I am not going to wax lyrical about the "old days", but as a former enforcement officer, I saw the old and the new.

The "old" system was based on trust, experience and respect for authority, exercised wisely and firmly. A great deal of reliance was placed on the expertise, judgement and professionalism of the regulator, who worked often to very loose guidlines and had a great deal of latitude.

In the "new", they took the "trust" out of the system and replaced it with "procedures". You stopped having to prove you were trustworthy. As long as you could fill the right tick-boxes, you could get away with anything.

Then they replaced judgement with "compliance officers" and changed the ethos, ignoring the spririt of the law and working to the letter. If it isn't "illegal", according to clever and expensive lawyers, it became "permissible".

This is a complex and interesting issue. I've taken a sideways look at it here, and there is much more to say about it.

Basically, across all walks of life, we've changed the regulatory paradigm – from slaughterhouses to banks. It is a foreign import and one that does not work for our culture.


"... who ... had discussed the financial instruments with the BofE and they looked completely vague and unaware of what he was talking about because they didn't know what instruments were wrapped together. ( Out of touch )."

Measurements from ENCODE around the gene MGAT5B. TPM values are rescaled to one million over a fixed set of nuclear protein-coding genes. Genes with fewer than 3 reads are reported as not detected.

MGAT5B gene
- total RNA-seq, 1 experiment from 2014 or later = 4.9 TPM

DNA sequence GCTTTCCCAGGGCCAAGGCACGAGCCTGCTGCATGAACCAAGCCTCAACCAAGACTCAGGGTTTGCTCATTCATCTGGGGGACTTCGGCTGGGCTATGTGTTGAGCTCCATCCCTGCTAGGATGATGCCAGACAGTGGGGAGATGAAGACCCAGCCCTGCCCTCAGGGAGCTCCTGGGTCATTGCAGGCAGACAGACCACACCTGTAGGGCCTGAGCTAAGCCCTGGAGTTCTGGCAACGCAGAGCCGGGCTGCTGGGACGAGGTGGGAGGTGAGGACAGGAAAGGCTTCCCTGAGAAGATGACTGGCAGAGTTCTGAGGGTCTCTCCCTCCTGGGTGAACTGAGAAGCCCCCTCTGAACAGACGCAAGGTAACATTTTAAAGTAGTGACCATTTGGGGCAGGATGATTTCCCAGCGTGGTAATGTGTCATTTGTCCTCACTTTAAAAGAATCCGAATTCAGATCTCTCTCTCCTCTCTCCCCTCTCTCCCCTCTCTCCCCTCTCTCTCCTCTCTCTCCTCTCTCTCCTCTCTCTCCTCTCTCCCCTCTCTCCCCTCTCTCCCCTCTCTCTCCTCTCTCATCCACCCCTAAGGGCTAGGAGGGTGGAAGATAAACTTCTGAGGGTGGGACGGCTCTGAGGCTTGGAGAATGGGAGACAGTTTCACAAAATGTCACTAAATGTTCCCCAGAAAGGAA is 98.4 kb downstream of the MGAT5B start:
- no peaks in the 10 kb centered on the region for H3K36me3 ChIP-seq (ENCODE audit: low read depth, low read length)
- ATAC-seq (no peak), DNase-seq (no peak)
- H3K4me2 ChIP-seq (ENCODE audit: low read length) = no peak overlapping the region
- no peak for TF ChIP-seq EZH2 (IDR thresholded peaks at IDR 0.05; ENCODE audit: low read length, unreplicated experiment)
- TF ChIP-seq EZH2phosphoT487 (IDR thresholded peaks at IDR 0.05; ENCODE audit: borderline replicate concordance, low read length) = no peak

Of course they were "out of touch". The BoE was no longer responsible for enforcement Plus they had lost two thirds of their staff, shifted to the FSA, so they neither had the means nor the need to keep "in touch".

Osborne/Cameron are right when they say that authority must be returned to the Bank, but that is easier said than done. First, we have to put two fingers up to the EU and, before we do that, we have to get wider recognition that the EU is a problem - not the only problem, but a major part of it.

I never thought I'd find myself doing this: writing in defence of Cameron and Osborne.

"Top Tory William Hague flew off on Barclays £500,000 Italian jolly as markets crashed"

I do not care if he went to support his wife or if he paid for the trip himself, the simple fact is he should not have gone under the current circumstances. Anyone with half a brain could have predicted what the headlines would be!

It seems that Hague and others on the Conservative benches would far rather spend their time writing books and taking on work outside of the House of Commons.

Hague is supposed to be one of our better performers, why is he not out there in the media attacking the Government for their current behaviour and reminding voters who got us into this mess in the first place. Actually, why is not anyone from the Conservative Party doing that?

Every time I switch on the television, open a newspaper or tune into the wireless all I see or hear is Vince Cable! Where is George Osborne?

As others have said, the Conservatives had better buck their ideas up and start getting angry of they will be in serious trouble. Already Labour are creeping up in the polls while we are slipping.

If Brown pulls this off the Government will get all the credit, the Conservative Party will not get any and if Brown fails we will get just as much blame as we supported him one hundred per cent!